Oct. 19, 2022
Randy Zellers Assistant Chief of Communications
STUTTGART — Arkansas’s white-fronted goose season kicks off Oct. 29, putting an end to the duck depression for many Arkansas waterfowl hunters. Early specklebelly goose hunting presents a challenge in locating a place to hunt if you don’t have access to farms through friends or a hunting lease, but the Arkansas Game and Fish Commission has a solution. As part of the AGFC’s popular Waterfowl Rice Incentive Conservation Easement program, a handful of properties in the heart of the Mississippi Flyway should be harvested, presenting an opportunity for a few draw hunts to take place. Applications will be available beginning Thursday evening under the “Special Hunt Applications'' portion of the Arkansas licensing system at www.agfc.com/license.
WRICE program fields are available to hunt through a limited permit draw for each weekend during Arkansas’s waterfowl season, depending on conditions. Hunters interested in hunting these fields can submit an application from 3 p.m. Thursday evening through midnight Sunday of the week immediately preceding the one they wish to hunt. Successful applicants will be notified on Monday before their hunt so they can prepare. Each successful applicant may bring three friends to hunt with them and will have hunting access for the entire weekend drawn from 30 minutes before sunrise until sunset.
“Hunters should take a look at the map on www.agfc.com/WRICE each week to get an idea of field locations,” Luke Naylor, AGFC chief of wildlife, said. “The specific fields in the draw each week will be listed in the drop-down menu during the application process. As rice producers harvest their fields and begin to flood them for the program, we’ll add more opportunities for these hunts. It starts slowly with a few fields to help the early migrating waterfowl, but by duck season we should have many more fields available in the draw.”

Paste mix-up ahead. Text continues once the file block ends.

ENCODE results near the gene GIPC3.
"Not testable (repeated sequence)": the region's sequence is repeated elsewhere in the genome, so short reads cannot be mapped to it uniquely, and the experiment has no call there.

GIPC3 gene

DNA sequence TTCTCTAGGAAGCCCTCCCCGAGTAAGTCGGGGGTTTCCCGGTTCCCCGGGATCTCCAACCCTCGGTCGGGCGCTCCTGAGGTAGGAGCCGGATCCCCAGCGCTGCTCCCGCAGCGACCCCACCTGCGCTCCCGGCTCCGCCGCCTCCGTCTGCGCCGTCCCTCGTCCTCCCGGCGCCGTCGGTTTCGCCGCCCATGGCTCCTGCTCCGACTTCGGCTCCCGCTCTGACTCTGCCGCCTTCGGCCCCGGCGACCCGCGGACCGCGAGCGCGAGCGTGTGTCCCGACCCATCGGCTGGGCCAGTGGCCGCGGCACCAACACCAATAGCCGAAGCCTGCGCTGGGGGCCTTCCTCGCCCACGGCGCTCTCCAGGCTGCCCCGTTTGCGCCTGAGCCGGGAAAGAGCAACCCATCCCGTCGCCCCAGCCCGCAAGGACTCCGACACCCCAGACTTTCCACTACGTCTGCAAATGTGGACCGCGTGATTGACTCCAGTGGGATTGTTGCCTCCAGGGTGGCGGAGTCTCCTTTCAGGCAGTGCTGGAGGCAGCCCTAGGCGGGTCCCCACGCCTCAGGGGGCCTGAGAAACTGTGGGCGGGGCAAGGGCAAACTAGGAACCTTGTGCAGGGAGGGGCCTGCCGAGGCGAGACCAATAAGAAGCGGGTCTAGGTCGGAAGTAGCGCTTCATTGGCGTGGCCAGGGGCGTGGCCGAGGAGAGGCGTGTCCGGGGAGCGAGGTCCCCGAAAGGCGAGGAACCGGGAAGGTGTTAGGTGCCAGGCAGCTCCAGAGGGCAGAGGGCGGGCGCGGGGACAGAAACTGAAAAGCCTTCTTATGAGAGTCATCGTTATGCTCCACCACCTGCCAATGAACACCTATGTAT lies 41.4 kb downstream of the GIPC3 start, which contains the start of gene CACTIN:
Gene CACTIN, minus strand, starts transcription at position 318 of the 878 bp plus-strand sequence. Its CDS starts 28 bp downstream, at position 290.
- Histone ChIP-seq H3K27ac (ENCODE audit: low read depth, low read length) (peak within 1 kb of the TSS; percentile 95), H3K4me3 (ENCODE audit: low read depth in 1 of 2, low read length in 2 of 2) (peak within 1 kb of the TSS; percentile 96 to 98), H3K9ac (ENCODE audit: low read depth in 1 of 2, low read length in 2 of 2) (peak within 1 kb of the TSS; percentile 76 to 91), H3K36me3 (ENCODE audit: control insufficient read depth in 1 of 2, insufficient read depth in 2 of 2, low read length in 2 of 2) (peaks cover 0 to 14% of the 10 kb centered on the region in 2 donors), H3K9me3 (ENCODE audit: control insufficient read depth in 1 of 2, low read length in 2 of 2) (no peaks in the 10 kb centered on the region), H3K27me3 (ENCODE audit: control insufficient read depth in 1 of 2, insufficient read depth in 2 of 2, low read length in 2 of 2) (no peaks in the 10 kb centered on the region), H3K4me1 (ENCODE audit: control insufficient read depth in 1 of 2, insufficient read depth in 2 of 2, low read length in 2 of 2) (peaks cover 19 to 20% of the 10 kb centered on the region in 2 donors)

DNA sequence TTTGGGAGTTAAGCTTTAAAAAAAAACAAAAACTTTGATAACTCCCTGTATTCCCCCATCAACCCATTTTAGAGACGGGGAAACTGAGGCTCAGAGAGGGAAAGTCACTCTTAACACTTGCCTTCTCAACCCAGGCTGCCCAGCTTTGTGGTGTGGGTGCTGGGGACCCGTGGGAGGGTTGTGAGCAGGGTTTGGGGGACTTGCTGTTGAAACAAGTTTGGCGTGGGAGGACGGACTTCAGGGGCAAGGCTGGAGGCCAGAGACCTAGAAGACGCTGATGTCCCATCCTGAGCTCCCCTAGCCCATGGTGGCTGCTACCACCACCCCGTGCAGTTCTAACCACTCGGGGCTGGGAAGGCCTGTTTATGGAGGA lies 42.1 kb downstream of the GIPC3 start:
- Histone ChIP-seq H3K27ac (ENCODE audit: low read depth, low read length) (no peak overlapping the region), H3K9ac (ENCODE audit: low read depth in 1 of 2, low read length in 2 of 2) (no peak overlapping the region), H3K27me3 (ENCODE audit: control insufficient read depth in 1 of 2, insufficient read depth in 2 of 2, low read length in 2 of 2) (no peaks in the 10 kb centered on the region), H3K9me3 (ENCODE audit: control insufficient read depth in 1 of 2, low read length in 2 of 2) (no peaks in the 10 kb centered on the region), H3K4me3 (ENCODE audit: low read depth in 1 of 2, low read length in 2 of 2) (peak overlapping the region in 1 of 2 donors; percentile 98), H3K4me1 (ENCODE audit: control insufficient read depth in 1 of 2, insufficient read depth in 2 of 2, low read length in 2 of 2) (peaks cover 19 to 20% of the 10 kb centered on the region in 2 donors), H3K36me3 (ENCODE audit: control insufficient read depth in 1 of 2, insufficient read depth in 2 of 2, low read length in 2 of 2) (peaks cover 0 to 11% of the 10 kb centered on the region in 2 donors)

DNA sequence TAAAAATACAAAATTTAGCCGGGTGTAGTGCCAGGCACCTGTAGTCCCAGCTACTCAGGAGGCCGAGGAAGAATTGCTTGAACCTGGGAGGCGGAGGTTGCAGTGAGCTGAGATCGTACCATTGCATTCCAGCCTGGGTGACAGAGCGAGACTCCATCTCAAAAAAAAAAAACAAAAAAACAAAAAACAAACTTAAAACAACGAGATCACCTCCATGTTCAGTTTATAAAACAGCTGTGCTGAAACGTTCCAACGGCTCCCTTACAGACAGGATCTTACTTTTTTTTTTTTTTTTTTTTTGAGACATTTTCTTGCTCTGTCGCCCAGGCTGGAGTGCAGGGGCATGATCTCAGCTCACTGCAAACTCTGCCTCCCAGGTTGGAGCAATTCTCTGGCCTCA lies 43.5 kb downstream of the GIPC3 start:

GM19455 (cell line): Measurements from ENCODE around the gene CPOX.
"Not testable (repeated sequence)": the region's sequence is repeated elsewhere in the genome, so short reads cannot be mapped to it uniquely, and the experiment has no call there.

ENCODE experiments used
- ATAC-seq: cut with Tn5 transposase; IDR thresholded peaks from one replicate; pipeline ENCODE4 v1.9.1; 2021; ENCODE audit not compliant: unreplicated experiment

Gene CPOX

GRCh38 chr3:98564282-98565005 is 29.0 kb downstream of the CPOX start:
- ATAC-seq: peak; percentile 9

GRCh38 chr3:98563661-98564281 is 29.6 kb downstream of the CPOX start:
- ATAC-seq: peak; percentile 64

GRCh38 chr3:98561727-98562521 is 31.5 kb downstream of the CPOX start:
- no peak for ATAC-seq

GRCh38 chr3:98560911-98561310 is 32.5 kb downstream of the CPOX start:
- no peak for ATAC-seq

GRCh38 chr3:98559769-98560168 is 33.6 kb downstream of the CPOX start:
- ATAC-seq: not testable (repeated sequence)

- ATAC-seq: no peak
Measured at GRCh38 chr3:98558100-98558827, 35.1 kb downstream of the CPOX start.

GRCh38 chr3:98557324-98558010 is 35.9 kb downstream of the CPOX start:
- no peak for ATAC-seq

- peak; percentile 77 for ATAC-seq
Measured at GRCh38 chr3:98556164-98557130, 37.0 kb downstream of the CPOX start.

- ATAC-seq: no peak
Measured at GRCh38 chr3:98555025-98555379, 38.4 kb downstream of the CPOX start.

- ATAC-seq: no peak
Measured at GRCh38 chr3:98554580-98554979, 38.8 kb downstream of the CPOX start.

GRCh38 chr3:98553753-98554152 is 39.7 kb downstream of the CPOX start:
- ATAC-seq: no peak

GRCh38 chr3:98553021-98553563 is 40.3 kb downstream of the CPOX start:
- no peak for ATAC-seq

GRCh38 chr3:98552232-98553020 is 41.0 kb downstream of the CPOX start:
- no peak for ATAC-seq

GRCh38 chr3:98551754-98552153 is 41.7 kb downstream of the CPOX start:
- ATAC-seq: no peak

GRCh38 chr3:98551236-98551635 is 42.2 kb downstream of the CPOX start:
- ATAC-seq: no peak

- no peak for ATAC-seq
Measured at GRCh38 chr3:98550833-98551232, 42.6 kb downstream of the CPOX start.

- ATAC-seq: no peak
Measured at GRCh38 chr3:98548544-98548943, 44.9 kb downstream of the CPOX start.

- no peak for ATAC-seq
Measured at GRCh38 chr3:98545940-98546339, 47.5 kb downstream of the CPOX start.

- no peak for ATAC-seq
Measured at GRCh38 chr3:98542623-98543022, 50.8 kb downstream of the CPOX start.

Naylor says this year, the fifth of the program, has again seen an expansion in the quantity of public hunting opportunities.
“When all the fields are flooded and ready, we should have more than 70 for hunters to select from,” Naylor said. “We averaged around 40 fields available per weekend through duck season last year, so it’s a pretty big increase in opportunity.”
Hunters may only access the fields during the hunts for which they draw, but they are strongly encouraged to use the map of field locations and scout the areas from the road before applying. Most fields are easily seen from roads, and hunters should learn beforehand of any issues they may have with the layout of the field and how the birds are using it before applying.
Arkansas’s white-fronted goose season is Oct. 29-Nov. 11, Nov. 19-27, Dec. 10-23 and Dec. 26-Jan. 31. The daily bag limit has been increased to three per hunter, and the possession limit is nine per person. Snow, blue and Ross’s goose season is open during these dates as well, and hunters may take up to 20 of these geese per day.
The AGFC’s WRICE program began as a way to keep waste rice available for ducks by paying rice producers to forgo tilling and flood their fields during winter to offer good habitat near AGFC wildlife management areas. The program was expanded in 2019 to allow permitted public waterfowl hunting opportunities on participating fields. Thanks to a federal Voluntary Public Access and Habitat Incentive Program grant, the program was expanded to include more than 3,800 acres of waterfowl habitat and hunting access. Farmers may still operate and harvest their rice fields as normal, but can receive added income by leaving stubble and flooding fields during waterfowl migration and allowing permitted public hunting opportunities.
Visit www.agfc.com/wrice for more information on the WRICE program and to apply for a hunt.